She was immortalized as metal-bikinied Princess Leia in the Stars Wars trilogy, so it’s fitting that Carrie Fisher, 44, lives in a house once occupied by Hollywood legends: Bette Davis and costume designer Edith Head both lived in Fisher’s long, sprawling three-bedroom 1933 Spanish-style home off a winding canyon road in Beverly Hills.
But as she sits in a cozy red den with a gaslit fireplace at night, it’s clear Fisher’s approach to decor is more oddball than opulent: There’s a papier-mâché pig and a fun-house mirror on the porch, a moosehead over a mantel, a live exotic bird perched bedside, a jukebox, and an ancient-seeming epigraph across an archway. “It’s Latin,” Fisher says matter-of-factly, “for ‘She’ll be coming ’round the mountain when she comes.’ I got it off the Internet.” In fact, Fisher’s inexhaustible comic flair isn’t just a living, it’s a lifeline. “If I didn’t have a sense of humor, I wouldn’t make it,” she says.
She’s serious. Fisher almost didn’t make it 3½ years ago: A “psychotic break” tied to her long battle with manic depression landed her in a mental ward and stalled her career as a top comedy-script doctor who has polished film screenplays including Sister Act and The Wedding Singer. “I live by my wits,” she says, “and my wits weren’t by me.”
But they are now. She cowrote ABC’s campy bitchfest These Old Broads, airing Feb. 12, and aided by a half-dozen medications has her life on an even keel. Single mother to daughter Billie, 8, by ex-lover Bryan Lourd, 40, an agent, Fisher has settled into I amicable coparenthood. But like the decor, little in her life is standard issue. Their split was no exception: When Billie was an infant, Lourd left Carrie for another man. There are no hard feelings. “I didn’t feel like he took advantage of me,” says Carrie. “I picked him, you know.” Says Lourd: “Carrie’s the funniest, most caring mom I know. And original beyond belief.”
In Broads, which stars Joan Collins, 67, Elizabeth Taylor, 68, Shirley MacLaine, 66, and Fisher’s mother, Debbie Reynolds, 68, the divas dish and vamp through a 40-year-reunion plot that makes mischievous use of their real-life personas. “They could’ve called it The Perfect Storm,” quips Fisher. But no, as Broads wrapped, Taylor gave her antique earrings and a watch. It became, Carrie says, “a love fest.”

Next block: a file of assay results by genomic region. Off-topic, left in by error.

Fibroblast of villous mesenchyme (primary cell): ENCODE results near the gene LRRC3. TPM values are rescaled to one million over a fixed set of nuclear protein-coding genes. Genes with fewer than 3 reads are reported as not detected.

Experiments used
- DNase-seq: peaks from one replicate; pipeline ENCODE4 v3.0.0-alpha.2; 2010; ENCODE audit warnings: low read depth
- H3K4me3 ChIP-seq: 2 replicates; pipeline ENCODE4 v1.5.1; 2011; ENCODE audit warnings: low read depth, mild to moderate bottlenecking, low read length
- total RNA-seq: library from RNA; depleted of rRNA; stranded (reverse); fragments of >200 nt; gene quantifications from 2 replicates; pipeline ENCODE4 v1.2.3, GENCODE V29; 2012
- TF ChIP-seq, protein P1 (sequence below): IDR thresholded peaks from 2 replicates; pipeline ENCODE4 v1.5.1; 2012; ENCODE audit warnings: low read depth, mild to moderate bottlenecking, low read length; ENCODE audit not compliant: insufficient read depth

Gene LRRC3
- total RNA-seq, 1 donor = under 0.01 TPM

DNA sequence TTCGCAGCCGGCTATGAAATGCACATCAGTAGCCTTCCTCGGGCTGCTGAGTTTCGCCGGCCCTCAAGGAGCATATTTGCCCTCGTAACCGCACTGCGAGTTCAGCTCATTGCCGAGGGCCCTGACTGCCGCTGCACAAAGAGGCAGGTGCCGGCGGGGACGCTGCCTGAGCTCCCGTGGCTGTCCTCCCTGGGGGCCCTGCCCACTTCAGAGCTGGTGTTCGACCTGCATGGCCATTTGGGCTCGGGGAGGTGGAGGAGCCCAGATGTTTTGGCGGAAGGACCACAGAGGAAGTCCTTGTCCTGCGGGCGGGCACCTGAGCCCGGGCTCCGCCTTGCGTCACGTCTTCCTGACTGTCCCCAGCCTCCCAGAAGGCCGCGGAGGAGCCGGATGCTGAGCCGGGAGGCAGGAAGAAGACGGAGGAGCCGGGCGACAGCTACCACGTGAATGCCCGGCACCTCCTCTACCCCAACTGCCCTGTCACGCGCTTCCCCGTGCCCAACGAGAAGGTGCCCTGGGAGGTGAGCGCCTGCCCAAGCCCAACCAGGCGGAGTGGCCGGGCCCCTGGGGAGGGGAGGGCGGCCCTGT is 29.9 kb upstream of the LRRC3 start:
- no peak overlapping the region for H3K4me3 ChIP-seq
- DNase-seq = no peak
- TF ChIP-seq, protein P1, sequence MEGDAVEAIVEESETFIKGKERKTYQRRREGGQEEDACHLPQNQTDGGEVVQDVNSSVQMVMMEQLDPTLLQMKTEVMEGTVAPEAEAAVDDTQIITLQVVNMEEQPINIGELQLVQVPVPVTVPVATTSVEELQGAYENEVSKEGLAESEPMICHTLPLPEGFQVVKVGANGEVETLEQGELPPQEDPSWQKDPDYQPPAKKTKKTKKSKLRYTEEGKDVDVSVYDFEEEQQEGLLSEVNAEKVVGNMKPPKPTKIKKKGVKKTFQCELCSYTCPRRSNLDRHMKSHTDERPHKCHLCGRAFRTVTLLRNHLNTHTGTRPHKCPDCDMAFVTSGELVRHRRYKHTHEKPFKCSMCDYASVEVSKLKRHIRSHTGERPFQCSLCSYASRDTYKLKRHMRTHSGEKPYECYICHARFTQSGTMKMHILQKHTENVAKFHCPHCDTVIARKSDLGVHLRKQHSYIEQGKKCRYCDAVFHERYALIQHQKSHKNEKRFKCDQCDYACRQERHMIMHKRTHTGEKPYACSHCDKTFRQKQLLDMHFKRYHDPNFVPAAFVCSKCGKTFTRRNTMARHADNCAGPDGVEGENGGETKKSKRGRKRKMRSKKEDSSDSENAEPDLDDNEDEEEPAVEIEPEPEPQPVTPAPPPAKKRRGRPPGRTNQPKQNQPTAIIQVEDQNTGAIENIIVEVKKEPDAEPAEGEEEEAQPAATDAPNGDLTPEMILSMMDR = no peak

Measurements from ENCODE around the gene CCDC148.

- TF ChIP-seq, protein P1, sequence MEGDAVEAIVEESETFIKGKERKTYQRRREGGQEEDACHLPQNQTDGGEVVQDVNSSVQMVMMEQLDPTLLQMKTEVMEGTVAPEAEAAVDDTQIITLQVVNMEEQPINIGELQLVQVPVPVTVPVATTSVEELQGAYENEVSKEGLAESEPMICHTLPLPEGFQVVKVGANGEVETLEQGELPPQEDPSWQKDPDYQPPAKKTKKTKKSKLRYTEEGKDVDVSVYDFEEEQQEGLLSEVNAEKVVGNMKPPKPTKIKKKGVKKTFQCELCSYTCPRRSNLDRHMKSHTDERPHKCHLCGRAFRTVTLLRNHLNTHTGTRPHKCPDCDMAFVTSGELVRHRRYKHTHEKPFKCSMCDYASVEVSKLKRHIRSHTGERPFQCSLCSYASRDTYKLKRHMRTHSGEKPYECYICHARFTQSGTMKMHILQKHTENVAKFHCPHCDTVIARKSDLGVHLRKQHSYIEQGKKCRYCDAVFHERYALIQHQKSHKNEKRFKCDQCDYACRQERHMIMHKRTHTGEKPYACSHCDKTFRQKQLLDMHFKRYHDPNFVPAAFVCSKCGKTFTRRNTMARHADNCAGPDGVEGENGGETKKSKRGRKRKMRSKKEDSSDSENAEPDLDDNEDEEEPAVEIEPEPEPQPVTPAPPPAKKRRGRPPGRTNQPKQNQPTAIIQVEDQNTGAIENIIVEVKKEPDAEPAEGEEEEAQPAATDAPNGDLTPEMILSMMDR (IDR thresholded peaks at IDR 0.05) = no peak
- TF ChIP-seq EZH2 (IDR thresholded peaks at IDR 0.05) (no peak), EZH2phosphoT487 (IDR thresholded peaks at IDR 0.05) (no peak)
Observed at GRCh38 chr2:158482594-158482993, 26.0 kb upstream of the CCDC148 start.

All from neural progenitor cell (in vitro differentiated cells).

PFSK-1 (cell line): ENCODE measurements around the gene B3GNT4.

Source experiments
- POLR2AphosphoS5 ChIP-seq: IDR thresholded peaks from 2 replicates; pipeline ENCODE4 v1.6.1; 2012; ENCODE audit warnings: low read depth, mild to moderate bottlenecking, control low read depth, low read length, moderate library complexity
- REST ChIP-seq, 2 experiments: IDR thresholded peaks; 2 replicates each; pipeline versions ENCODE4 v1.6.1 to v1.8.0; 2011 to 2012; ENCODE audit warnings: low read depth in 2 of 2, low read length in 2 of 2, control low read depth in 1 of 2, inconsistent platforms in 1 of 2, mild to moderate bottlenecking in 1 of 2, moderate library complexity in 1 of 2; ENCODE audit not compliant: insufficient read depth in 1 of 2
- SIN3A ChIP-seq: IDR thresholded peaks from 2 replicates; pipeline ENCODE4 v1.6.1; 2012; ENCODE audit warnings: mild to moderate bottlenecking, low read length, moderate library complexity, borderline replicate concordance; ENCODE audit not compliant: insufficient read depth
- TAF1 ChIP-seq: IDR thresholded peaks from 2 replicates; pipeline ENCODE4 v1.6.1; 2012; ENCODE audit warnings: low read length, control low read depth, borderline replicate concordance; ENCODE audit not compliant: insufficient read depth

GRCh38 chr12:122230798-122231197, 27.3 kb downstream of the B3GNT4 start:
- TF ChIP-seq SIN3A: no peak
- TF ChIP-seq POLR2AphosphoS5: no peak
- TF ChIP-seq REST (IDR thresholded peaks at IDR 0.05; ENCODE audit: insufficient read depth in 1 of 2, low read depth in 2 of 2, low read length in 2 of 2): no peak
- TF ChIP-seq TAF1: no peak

That was hardly the way it was between Liz and Debbie in Fisher’s childhood. Carrie Frances Fisher was born on Oct. 21, 1956, in Los Angeles. Her parents were a much-adored ’50s power couple: Heartthrob crooner Eddie Fisher had some 40 hits in the pre-rock era; Reynolds, a friend of Taylor’s at MGM’s school for actors, had starred in Singin’ in the Rain in 1952, Bundle of Joy with Fisher in 1956 and, a year later, Tammy and the Bachelor. When Taylor’s third husband, producer Mike Todd (Eddie’s best buddy), died in a March 1958 plane crash, Debbie recalls, “I took Elizabeth’s children to my house for three weeks and sent Eddie to comfort her. I didn’t know he’d stay.” The Liz & Eddie affair—and subsequent marriage—was, Debbie says, “one of the scandals of all time.” (She says she and Liz made peace many years ago.)
Carrie says she “longed for” her distant father, who for years abused drugs and booze; she says he is also manic-depressive. He says no. “I love Carrie dearly,” says Eddie, 72, “but for her to include me in her problem—and put a label on me—is nonsense.” Reynolds, who was roughed up—”a self-centered, totally driven, insecure, untruthful phony”—in Eddie’s 1999 memoir Been There, Done That, has a label of her own: “He was the sperm of my children, not their father.” (“Attractive,” says Carrie.) Neither she nor brother Todd (named for Mike Todd), 42, who works on his mother’s costume-collection project, speak to him because of the book. At 12, Carrie joined her mother’s Las Vegas act, then left Beverly Hills High at 15 to perform with her on Broadway in Irene. She studied at London’s Central School of Speech and Drama before shooting her film debut, at 17, as a nymphet who beds her mother’s coiffeur (Warren Beatty) in 1975’s Shampoo. Offscreen, Beatty was less lucky. “He offered to alleviate the burden of my virginity,” says Fisher. “I declined.”
It was her role as Princess Leia Organa in George Lucas’s 1977 Stars Wars that shot Fisher into Hollywood hyperspace; the eventual trilogy made her more than $5 million. “There’s no preparing for that,” she says. “It made some of my life seem silly—all the toys and Leia stuff.”
Fisher was soon in her own orbit, taking up to 30 tablets a day of the painkiller Percodan. Her addiction, she says, was less about getting high than lowering the voltage of her manic jags—a brain-chemistry imbalance, called hypomania, that wasn’t diagnosed until she kicked drugs in the mid-’80s. Fisher turned her drug saga into the sardonically comic 1987 memoir Postcards from the Edge, later writing the screenplay for the 1990 movie starring Meryl Streep.